This is when most people would expect to receive follow-up emails or maybe a postal mailing from Havila, with instructions for boarding day. Unless things have changed, you won’t receive anything like that. While I’m glad they’re saving paper by not sending out brochures — after all they are marketing themselves as a more sustainable cruise line — a PDF would have been great.

Information about boarding Havila Castor.
This page was buried on the web site, but it would be great if Havila emailed it to passengers the week of the cruise. Confirm with Havila that this info hasn’t changed before you board!

In fact, they have created detailed PDF brochures (incuding the pag above) and shared them on the web site — they’re just not that easy to find. To find one, go to Then click Our Voyages at the top of the page. Scroll down to the voyage you’re taking — the main ones are round trip, northbound or southbound. Click “read more” at the bottom of the short voyage description. Then scroll down until you see the word “Itinerary” and click that. Click the arrow at the right of the screen to advance one page. At last, you will see the address of the port in Bergen and the boarding instructions.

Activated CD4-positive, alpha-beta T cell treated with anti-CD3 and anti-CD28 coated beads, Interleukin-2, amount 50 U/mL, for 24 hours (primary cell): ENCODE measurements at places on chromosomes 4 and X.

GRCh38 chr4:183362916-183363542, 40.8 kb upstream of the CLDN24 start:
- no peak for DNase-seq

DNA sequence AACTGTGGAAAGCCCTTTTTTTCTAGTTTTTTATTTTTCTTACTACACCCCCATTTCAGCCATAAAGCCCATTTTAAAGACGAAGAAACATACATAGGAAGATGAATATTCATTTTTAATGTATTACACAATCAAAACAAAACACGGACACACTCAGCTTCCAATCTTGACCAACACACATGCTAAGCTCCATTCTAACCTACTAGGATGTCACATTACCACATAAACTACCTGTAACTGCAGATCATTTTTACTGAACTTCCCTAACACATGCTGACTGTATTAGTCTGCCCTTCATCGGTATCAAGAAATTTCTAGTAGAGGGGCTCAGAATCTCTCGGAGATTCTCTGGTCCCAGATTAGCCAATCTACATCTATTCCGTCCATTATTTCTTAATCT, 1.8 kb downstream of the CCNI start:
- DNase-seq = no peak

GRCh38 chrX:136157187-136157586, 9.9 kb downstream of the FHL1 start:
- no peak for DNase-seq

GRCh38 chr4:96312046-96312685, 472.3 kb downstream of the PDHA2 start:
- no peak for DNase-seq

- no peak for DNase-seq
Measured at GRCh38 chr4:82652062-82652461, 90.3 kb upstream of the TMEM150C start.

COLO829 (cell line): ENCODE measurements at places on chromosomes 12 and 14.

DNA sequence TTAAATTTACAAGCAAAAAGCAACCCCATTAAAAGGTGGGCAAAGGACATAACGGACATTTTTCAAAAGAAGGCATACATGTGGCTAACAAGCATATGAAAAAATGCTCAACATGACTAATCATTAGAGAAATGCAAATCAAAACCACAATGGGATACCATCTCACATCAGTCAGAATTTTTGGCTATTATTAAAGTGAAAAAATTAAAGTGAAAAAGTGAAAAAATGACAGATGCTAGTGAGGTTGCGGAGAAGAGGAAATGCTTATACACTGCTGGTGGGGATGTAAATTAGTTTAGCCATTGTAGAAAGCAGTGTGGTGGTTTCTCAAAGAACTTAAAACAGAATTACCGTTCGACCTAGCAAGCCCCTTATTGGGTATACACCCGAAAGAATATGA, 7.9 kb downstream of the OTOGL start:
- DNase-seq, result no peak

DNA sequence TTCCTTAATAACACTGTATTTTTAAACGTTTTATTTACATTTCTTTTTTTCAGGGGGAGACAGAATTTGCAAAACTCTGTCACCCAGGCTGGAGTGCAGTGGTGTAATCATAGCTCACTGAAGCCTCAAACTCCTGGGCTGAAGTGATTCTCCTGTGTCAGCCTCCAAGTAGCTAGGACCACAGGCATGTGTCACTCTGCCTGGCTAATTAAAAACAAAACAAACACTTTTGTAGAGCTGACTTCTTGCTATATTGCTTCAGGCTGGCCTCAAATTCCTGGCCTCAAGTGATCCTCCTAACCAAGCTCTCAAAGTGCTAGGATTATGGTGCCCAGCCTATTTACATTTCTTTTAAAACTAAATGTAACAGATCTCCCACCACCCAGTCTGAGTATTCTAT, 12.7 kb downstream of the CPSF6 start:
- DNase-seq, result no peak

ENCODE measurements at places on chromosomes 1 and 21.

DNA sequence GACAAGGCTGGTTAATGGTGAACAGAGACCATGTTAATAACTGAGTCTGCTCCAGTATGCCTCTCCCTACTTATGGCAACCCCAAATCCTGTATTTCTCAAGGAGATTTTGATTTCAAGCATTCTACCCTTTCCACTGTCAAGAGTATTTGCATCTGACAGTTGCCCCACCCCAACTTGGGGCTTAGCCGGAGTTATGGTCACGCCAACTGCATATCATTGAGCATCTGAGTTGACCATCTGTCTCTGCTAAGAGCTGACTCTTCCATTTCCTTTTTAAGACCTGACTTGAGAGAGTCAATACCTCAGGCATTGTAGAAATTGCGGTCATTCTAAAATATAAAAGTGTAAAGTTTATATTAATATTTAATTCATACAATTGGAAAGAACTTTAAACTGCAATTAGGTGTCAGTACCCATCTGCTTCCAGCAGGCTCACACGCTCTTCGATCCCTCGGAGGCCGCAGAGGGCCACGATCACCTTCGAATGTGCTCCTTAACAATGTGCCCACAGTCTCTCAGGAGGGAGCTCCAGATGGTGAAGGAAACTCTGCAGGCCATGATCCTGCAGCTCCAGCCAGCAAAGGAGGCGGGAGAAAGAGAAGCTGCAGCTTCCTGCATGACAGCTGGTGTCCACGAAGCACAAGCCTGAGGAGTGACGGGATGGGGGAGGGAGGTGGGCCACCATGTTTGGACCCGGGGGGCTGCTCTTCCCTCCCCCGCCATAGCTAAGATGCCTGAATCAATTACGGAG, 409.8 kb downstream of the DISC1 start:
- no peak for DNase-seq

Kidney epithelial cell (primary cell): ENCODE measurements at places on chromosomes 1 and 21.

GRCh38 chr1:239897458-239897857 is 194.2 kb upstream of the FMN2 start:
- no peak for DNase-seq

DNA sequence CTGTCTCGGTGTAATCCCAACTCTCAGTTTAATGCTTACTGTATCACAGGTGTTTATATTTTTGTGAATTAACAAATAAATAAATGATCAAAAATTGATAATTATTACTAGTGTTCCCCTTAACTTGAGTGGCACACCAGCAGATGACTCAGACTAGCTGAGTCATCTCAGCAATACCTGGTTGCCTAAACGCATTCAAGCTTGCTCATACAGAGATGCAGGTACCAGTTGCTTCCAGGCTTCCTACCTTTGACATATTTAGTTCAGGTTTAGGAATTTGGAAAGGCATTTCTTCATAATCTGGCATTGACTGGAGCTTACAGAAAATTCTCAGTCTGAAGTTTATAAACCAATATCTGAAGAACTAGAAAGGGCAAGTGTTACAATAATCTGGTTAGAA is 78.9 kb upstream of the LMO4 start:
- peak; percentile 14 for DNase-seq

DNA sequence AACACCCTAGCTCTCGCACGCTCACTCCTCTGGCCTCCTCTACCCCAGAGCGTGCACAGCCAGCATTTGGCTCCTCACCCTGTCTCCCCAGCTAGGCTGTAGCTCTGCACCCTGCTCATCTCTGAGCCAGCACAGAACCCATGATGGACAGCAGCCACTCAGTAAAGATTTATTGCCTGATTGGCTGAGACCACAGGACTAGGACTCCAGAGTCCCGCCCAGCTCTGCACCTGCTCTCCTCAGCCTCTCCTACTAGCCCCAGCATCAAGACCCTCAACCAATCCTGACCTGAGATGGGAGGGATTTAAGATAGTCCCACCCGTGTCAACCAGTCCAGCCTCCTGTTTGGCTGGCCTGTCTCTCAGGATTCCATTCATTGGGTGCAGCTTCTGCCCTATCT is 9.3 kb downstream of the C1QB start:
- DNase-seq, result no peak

Note: Some passengers report finding boarding instructions on their MyVoyage portal. Unfortunately, this document never showed up on the portal for me.

How to board a Havila Coastal Cruise in Bergen

Historic row houses in Bryggen, part of Bergen, Norway.
A bustling Saturday in Bryggen, the historic district of Bergen. Note the fortress at the end of the street.

As with any cruise, arrive in Bergen at least one day before embarkation, in case of travel delays. You can spend that day checking out the UNESCO World Heritage Bryggen historic area. Also don’t miss taking the funicular to the top of Mount Floyen.

Arriving at the port:

  • Havila ships depart from the Jektevik Terminal, just like Hurtigruten ships.
  • Although Bergen has good public transit, there is no city bus or light rail that goes directly to the terminal. You can take the Flybussen from the airport, or take the city bus and walk about a quarter mile from the stop, or take a taxi.